Sack of Baturyn

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Sack of Baturyn
Part of Great Northern War (Mazepa Affair)
Baturyn-fortress-2010-08-08.jpg
Reconstruction of the Baturyn Citadel
Date November 1-2, 1708
Location Baturyn, Cossack Hetmanate
Result Sack of the city by the Russian forces and extermination of its population
Belligerents
Hetmanate Cossack Hetmanate Russia Russian Empire
Commanders and leaders
Colonel Chechel Prince Menshikov
Strength
~8,000 ~25,000

Sack of Baturyn (Ukrainian: Здобуття Батурина, Russian: Взятие Батурина) (November 1-2, 1708), sometimes also referred to as the Slaughtering in Baturyn, was a part of series of punishing raids conducted by the Russian Imperial Army against Mazepa and Cossack state. On November 2, 1708 upon the sack of Baturyn its entire civil population was exterminated (~7,000 according to Serhiy Pavlenko), while the "Hetman Residence" was completely obliterated.

Battle events[edit]

Before the storm of Baturyn Menshikov had at his disposal some 20 Dragoon Regiments of some 15 to 20 thousands dragoons.[1] Baturyn at that time was a heavily fortified city reinforced with a high number of artillery.[2] Considering that Menshikov decided to use his diplomatic skills to convince the defenders to surrender and sent down Andrei Markovich with his message. The Baturyn defenders refused and opened fire onto the Menshikov's positions.[3]

The appointed colonel Ivan Nis of Pryluky Regiment and an interpreter Stefan Zertis were arrested by Serdyuk Guards as saboteurs and attached to artillery guns. Trying to save himself from being executed for desertion Nis was able to sent to Menshikov one of his officers, Solomakha, who pointed to a secret entrance to the fortress.[4] The next morning on November 2 at six o'clock the Russian forces penetrated into the city and, after some two hour of resistance from cossacks, were victorious. According to the official Ukrainian version, after being left completely defenceless the whole civil population of the city was tortured to death.[5]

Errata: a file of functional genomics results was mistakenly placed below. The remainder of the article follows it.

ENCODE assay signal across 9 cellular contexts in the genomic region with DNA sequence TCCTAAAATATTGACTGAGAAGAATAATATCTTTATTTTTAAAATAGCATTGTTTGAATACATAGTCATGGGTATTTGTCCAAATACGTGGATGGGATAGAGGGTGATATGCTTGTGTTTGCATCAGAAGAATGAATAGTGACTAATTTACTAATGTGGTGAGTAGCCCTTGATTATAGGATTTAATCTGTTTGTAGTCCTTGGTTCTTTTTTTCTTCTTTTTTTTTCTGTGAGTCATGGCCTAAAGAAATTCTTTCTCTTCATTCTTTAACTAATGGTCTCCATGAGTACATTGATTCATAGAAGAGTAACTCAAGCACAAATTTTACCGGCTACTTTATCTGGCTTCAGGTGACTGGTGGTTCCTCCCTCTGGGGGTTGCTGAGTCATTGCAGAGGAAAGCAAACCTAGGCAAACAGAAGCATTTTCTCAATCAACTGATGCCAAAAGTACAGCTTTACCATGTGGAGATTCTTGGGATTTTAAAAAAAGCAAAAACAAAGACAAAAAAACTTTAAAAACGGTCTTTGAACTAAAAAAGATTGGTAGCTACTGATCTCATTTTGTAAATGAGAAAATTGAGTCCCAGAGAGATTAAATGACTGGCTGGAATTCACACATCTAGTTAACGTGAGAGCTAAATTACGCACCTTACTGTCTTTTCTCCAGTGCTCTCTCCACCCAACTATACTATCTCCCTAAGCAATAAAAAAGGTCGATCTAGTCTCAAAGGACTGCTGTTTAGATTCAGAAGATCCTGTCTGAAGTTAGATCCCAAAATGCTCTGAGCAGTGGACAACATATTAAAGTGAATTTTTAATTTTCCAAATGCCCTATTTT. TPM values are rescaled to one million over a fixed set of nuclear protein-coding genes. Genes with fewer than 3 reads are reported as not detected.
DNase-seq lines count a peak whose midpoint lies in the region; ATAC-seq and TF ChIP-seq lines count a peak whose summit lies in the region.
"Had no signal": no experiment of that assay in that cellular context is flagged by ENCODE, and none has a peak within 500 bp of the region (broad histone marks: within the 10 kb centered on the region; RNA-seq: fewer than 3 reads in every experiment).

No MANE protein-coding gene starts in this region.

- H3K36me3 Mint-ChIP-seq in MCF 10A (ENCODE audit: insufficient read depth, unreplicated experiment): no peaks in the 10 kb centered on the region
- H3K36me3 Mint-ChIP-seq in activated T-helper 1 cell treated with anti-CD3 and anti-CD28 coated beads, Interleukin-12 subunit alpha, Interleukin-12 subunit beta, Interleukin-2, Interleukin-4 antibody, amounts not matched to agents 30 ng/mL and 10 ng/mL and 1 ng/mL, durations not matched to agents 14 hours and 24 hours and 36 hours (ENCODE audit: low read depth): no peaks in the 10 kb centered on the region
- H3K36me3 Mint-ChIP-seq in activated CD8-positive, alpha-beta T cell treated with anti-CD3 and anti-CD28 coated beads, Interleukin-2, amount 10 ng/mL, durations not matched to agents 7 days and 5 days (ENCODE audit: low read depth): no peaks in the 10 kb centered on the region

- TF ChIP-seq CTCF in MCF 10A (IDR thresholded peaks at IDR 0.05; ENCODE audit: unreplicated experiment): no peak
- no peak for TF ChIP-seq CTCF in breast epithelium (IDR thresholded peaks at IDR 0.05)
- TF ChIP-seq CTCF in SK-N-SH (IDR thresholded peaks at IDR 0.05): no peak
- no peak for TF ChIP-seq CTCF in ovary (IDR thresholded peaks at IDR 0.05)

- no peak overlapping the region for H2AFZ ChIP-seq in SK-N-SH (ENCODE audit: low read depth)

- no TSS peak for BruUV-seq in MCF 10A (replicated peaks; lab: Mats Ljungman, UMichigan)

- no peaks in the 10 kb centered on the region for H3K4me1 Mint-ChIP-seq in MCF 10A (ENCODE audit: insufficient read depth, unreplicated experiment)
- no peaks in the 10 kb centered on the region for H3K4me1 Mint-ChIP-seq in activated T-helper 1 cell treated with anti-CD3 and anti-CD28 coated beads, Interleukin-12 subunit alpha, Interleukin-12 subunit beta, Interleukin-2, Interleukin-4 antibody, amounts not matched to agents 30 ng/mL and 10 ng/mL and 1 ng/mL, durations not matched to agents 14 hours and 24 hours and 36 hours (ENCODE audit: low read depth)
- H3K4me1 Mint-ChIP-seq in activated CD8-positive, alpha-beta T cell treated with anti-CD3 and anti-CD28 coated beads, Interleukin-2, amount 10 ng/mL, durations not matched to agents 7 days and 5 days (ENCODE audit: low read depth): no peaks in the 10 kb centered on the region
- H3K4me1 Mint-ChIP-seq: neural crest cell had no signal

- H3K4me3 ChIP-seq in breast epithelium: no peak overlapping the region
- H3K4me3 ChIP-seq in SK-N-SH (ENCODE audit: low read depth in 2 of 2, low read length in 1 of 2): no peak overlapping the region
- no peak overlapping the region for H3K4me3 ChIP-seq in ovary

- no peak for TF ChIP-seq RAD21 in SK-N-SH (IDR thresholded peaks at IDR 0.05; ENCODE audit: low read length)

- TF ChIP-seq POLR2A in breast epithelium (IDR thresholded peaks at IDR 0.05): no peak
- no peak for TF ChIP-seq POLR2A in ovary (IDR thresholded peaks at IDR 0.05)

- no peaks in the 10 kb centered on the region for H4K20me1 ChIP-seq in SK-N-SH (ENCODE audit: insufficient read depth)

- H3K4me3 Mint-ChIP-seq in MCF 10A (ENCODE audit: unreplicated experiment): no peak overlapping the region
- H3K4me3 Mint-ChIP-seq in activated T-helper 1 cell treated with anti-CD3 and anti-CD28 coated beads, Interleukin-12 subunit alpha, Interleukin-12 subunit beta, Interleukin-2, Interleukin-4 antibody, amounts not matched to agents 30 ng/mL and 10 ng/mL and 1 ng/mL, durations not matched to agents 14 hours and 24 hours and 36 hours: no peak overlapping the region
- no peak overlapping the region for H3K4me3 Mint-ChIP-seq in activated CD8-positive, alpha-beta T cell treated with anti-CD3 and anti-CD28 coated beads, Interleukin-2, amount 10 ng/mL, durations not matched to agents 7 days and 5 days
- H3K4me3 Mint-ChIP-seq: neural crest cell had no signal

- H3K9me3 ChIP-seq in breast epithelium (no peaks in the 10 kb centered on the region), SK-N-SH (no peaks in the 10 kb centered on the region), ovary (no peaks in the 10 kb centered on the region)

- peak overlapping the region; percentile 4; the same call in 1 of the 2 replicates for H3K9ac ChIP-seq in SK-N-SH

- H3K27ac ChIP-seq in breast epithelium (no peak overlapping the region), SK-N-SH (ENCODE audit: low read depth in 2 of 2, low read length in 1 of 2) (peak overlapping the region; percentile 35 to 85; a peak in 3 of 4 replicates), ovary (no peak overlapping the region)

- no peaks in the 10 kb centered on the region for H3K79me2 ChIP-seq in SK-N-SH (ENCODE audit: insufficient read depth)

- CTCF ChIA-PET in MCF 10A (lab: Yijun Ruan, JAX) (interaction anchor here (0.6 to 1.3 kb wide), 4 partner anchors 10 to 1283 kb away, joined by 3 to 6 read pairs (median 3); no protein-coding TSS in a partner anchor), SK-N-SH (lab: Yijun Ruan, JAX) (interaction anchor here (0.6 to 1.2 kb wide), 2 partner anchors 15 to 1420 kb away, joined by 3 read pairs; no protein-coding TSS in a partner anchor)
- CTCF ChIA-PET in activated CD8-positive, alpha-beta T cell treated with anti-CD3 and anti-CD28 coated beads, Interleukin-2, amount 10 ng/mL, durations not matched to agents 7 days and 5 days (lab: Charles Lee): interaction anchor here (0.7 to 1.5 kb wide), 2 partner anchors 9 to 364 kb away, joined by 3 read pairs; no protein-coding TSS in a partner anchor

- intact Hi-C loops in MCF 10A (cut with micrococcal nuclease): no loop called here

Losses: Ukrainians, 15 thousand including civilians. Russians, 3 thousand soldiers.

Notes[edit]

  1. ^ "History of Ukrainian SSR in eight volumes". Vol.2. Kiev, 1979. p.335.
  2. ^ Pavlenko, S. "Pyotr Velikiy". Moscow, 1990. p.282
  3. ^ Pavlenko, p.73
  4. ^ "History of Little Russia (Ch.47)" at Regional Universal Scientific Library of D.Chyzhevsky
  5. ^ Pavlenko, pp.360-366

Bibliography[edit]

  • Pavlenko, S. "Perishing of Baturyn on November 2, 1708". "Ukrainska vydavnycha spilka". Kiev, 2007.
  • Pavlenko, S. "Ivan Mazepa". "Alternatyvy". Kiev, 2003.
  • Tairova-Yakovleva, T. "Mazepa". "Molodaya gvardiya". Moscow, 2007.

External links[edit]

Coordinates: 51°20′N 32°52′E / 51.333°N 32.867°E / 51.333; 32.867